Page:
No definite time limit, or distance from the site of the crime, has been fixed by the courts in determining what spontaneous utterances are admissible as part of the res gestae. Each case has been judged on its own facts and circumstances . . . . The length of time which has elapsed between when the declarations were uttered and when the occurrence took place is only one element to be considered in determining this spontaneity. (citations omitted).

In several cases this court has approved of the admission of hearsay testimony under the excited utterance exception even though the interim period was comparable to or even greater than that in the present case. Commonwealth v. Hess, 270 Pa. Super. 501, 411 A.2d 830 (1979) (30 minutes); Lininger v. Kromer, 238 Pa. Super. 259, 358 A.2d 89 (1976) (2 hours); Commonwealth v. Cheeks, supra, (45 minutes); Commonwealth v. Soudani, 190 Pa. Super. 628, 155 A.2d 227 (1959) affirmed, 398 Pa. 546, 159 A.2d 687, 689 (1960); cert.

[ 303 Pa. Super. Page 538]

    denied, 364 U.S. 886, 81 S.Ct. 177, 5 L.Ed.2d 107 (1960) (45 minutes). There can be no doubt here that the victim suffered severe head injuries and certainly underwent a traumatic and shocking experience of lasting import. We are satisfied that the statements elicited from the victim emanated from the attack, precluding ". . . the possibility that the declarations were the product of premeditation or design." Commonwealth v. Edwards, 431 Pa. 44, 48, 244 A.2d 683, 685 (1968). We do not find the fifty-five (55) minute interim period so excessive under the applicable case law as to prevent the admission of the victim's statements under the excited utterance exception. See Commonwealth v. Hess, supra. Further, the fact that the victim's statements were made in response to questions asked by the police officer does not preclude them from being spontaneous. Commonwealth v. Banks, 454 Pa. 401, 311 A.2d 576 (1973); Commonwealth v. Edwards, supra.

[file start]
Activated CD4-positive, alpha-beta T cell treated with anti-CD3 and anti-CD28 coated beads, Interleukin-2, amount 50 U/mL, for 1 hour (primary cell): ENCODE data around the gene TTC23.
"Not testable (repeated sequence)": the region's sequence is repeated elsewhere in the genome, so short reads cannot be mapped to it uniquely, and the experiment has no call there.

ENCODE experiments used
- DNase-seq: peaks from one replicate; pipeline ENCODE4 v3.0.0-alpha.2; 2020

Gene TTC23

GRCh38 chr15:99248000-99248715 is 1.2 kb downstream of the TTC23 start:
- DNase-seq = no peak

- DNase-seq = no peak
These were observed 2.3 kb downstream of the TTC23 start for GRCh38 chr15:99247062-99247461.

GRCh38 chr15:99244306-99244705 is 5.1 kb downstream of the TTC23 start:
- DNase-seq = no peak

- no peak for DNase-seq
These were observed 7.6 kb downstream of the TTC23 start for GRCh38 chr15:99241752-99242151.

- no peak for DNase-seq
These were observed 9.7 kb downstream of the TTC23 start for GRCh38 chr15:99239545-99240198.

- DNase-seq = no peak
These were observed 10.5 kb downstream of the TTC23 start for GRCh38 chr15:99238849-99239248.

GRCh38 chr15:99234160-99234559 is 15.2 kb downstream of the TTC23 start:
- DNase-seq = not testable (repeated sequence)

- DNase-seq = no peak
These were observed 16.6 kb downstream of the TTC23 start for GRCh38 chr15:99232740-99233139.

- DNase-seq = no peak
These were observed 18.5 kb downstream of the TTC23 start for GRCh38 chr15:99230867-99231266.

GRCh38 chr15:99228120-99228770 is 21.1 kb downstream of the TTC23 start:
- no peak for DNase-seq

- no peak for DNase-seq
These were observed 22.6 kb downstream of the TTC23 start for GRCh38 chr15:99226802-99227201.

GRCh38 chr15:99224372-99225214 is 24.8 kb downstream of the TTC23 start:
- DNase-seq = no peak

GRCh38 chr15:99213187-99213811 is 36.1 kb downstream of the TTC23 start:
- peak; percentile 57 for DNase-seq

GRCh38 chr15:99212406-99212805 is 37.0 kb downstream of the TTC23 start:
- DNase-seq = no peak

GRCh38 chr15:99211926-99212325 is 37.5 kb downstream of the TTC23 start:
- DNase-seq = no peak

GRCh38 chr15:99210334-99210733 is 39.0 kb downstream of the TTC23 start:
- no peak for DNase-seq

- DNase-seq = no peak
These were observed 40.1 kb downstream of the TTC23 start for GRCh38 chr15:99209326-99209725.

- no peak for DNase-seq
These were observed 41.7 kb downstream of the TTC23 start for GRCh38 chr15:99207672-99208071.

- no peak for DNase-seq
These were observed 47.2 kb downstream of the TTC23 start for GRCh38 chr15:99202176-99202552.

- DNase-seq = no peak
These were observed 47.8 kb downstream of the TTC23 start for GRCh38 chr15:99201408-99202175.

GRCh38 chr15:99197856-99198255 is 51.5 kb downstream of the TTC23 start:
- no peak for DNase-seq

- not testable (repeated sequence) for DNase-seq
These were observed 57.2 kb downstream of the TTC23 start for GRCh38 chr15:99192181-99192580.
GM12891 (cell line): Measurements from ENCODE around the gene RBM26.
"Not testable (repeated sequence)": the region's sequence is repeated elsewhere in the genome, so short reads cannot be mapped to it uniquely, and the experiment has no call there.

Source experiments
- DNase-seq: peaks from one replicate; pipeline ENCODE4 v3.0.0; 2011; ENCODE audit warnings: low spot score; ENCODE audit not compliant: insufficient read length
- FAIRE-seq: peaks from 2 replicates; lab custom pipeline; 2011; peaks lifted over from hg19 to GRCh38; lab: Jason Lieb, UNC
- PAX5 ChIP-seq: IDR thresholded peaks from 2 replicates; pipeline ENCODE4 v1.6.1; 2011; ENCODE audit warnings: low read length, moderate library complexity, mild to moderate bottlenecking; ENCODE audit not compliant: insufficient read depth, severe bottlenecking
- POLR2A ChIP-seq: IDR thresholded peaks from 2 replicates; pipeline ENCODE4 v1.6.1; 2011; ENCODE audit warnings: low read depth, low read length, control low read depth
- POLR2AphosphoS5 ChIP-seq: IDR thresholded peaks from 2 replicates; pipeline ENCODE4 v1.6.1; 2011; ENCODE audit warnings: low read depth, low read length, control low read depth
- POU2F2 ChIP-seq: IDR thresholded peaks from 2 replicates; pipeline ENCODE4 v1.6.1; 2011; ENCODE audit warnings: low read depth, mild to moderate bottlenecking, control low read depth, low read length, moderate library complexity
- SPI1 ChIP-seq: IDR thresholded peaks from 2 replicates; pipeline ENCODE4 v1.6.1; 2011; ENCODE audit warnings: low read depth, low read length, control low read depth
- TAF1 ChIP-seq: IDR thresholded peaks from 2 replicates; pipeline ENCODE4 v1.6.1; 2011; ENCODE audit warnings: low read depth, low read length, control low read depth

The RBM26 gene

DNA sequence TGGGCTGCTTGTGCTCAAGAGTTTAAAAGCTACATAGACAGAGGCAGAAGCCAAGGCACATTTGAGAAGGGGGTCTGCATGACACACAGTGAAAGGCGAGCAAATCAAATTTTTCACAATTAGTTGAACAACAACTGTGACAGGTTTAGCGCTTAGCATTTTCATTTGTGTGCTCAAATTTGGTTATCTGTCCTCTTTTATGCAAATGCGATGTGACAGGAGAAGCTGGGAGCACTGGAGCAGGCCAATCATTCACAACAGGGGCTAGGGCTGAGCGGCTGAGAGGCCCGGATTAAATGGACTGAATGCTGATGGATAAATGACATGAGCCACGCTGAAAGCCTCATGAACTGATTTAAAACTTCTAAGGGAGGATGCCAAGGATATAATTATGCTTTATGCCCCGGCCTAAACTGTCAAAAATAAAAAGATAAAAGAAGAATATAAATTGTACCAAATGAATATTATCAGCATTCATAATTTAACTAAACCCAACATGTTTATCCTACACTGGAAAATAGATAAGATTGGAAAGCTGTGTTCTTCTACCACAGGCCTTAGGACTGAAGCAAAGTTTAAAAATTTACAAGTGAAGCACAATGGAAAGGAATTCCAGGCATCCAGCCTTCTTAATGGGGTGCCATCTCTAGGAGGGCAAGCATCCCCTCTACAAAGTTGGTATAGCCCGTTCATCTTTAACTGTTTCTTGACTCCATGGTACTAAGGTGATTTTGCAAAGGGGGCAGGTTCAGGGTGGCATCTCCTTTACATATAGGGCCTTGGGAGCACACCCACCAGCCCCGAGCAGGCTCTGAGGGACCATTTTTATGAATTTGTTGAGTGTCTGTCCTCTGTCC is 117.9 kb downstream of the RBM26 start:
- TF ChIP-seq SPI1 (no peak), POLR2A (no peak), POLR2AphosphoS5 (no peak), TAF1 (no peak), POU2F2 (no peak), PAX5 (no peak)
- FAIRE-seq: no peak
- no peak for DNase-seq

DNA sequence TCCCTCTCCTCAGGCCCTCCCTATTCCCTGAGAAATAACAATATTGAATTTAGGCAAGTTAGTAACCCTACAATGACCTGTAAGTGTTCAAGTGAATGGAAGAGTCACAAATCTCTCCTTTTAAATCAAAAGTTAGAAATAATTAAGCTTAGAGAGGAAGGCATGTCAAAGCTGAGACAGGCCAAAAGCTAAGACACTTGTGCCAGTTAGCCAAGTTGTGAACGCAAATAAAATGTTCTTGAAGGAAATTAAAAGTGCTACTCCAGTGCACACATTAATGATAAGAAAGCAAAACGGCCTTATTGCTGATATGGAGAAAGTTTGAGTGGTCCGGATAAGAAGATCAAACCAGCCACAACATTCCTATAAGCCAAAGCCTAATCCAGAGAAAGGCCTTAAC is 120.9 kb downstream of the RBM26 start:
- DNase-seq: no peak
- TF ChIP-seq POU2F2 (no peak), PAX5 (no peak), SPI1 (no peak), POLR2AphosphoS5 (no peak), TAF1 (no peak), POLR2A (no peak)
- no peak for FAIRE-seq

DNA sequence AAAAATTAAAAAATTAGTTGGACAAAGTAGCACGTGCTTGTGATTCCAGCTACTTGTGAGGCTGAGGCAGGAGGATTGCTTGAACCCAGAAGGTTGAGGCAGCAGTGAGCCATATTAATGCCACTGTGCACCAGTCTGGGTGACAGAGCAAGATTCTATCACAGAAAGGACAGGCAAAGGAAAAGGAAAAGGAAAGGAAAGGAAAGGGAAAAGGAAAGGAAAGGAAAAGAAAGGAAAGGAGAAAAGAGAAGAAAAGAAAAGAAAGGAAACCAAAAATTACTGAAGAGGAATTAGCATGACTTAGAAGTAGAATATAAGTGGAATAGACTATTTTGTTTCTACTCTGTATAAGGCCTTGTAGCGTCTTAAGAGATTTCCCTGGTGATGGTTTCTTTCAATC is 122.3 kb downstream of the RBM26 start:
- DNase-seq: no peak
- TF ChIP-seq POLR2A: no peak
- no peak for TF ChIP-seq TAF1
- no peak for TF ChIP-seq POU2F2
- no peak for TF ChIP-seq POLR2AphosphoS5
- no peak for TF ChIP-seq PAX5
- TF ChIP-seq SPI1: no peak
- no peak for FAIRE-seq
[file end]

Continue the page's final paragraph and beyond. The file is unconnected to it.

Appellant also contends that the lower court erroneously permitted the Commonwealth to read into evidence the prior testimony of two Commonwealth witnesses where the only ground for doing so was that they could not remember the events to which they testified to in the prior trial. During appellant's first trial, in October of 1972, Alfred and Pearline Patterson testified that the appellant had admitted committing the crime to them. In addition, Alfred Patterson testified that on the day of the robbery he drove with appellant and another man to the victim's barber shop. Appellant and his companion entered the barber shop while he (Patterson) waited in the car. Patterson further testified that they returned to the car with a wallet containing sixty ($60.00) dollars and that appellant was carrying a stick. At appellant's second trial on March 17, 1980, the Pattersons stated that they were unable to remember what had taken place eight years ago. The lower court found that because the Pattersons were unable to remember any of the events to which they previously testified, they were unavailable and therefore, their prior testimony at appellant's first trial was admissible. Appellant contends that